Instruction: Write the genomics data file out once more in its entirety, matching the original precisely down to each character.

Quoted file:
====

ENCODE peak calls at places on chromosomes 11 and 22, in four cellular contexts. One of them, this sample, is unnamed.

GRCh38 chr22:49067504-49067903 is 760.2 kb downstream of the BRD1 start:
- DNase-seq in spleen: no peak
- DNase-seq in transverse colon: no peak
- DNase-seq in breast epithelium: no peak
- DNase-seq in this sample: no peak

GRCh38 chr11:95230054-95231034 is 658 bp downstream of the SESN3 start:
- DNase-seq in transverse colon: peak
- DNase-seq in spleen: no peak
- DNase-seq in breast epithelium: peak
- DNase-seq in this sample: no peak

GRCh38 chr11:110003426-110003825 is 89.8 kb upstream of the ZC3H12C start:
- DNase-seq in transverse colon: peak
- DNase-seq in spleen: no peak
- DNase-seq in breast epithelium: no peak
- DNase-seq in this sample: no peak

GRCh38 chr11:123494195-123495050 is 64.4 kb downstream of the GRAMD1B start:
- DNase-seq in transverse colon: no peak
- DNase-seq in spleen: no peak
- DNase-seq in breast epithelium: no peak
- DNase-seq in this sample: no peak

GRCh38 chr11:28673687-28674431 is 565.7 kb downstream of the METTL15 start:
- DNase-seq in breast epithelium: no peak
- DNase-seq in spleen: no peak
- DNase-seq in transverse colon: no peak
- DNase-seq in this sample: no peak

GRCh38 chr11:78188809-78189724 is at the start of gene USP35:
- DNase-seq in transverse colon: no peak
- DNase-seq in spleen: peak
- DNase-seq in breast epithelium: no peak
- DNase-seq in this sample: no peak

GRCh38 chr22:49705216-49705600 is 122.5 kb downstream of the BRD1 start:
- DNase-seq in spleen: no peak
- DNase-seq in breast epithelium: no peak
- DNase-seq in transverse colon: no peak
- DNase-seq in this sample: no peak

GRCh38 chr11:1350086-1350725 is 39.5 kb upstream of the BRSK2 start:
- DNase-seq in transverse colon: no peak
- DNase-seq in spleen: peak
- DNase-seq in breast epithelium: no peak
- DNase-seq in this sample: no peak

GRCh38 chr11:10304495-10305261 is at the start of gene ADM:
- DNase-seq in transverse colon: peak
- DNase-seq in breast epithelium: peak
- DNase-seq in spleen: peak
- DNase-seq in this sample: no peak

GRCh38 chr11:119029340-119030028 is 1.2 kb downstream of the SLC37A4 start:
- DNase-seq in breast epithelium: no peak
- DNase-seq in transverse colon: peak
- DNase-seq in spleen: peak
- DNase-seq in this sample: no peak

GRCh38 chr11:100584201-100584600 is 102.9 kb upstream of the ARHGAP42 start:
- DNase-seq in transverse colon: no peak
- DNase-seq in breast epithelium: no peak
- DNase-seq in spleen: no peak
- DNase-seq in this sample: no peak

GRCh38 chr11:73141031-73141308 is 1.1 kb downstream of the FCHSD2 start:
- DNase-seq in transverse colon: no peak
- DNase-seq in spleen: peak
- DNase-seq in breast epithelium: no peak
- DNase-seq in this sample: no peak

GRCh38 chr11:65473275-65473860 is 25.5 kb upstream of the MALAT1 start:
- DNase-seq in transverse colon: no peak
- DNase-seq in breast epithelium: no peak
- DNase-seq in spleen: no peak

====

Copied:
ENCODE peak calls at places on chromosomes 11 and 22, in four cellular contexts. One of them, this sample, is unnamed.

GRCh38 chr22:49067504-49067903 is 760.2 kb downstream of the BRD1 start:
- DNase-seq in spleen: no peak
- DNase-seq in transverse colon: no peak
- DNase-seq in breast epithelium: no peak
- DNase-seq in this sample: no peak

GRCh38 chr11:95230054-95231034 is 658 bp downstream of the SESN3 start:
- DNase-seq in transverse colon: peak
- DNase-seq in spleen: no peak
- DNase-seq in breast epithelium: peak
- DNase-seq in this sample: no peak

GRCh38 chr11:110003426-110003825 is 89.8 kb upstream of the ZC3H12C start:
- DNase-seq in transverse colon: peak
- DNase-seq in spleen: no peak
- DNase-seq in breast epithelium: no peak
- DNase-seq in this sample: no peak

GRCh38 chr11:123494195-123495050 is 64.4 kb downstream of the GRAMD1B start:
- DNase-seq in transverse colon: no peak
- DNase-seq in spleen: no peak
- DNase-seq in breast epithelium: no peak
- DNase-seq in this sample: no peak

GRCh38 chr11:28673687-28674431 is 565.7 kb downstream of the METTL15 start:
- DNase-seq in breast epithelium: no peak
- DNase-seq in spleen: no peak
- DNase-seq in transverse colon: no peak
- DNase-seq in this sample: no peak

GRCh38 chr11:78188809-78189724 is at the start of gene USP35:
- DNase-seq in transverse colon: no peak
- DNase-seq in spleen: peak
- DNase-seq in breast epithelium: no peak
- DNase-seq in this sample: no peak

GRCh38 chr22:49705216-49705600 is 122.5 kb downstream of the BRD1 start:
- DNase-seq in spleen: no peak
- DNase-seq in breast epithelium: no peak
- DNase-seq in transverse colon: no peak
- DNase-seq in this sample: no peak

GRCh38 chr11:1350086-1350725 is 39.5 kb upstream of the BRSK2 start:
- DNase-seq in transverse colon: no peak
- DNase-seq in spleen: peak
- DNase-seq in breast epithelium: no peak
- DNase-seq in this sample: no peak

GRCh38 chr11:10304495-10305261 is at the start of gene ADM:
- DNase-seq in transverse colon: peak
- DNase-seq in breast epithelium: peak
- DNase-seq in spleen: peak
- DNase-seq in this sample: no peak

GRCh38 chr11:119029340-119030028 is 1.2 kb downstream of the SLC37A4 start:
- DNase-seq in breast epithelium: no peak
- DNase-seq in transverse colon: peak
- DNase-seq in spleen: peak
- DNase-seq in this sample: no peak

GRCh38 chr11:100584201-100584600 is 102.9 kb upstream of the ARHGAP42 start:
- DNase-seq in transverse colon: no peak
- DNase-seq in breast epithelium: no peak
- DNase-seq in spleen: no peak
- DNase-seq in this sample: no peak

GRCh38 chr11:73141031-73141308 is 1.1 kb downstream of the FCHSD2 start:
- DNase-seq in transverse colon: no peak
- DNase-seq in spleen: peak
- DNase-seq in breast epithelium: no peak
- DNase-seq in this sample: no peak

GRCh38 chr11:65473275-65473860 is 25.5 kb upstream of the MALAT1 start:
- DNase-seq in transverse colon: no peak
- DNase-seq in breast epithelium: no peak
- DNase-seq in spleen: no peak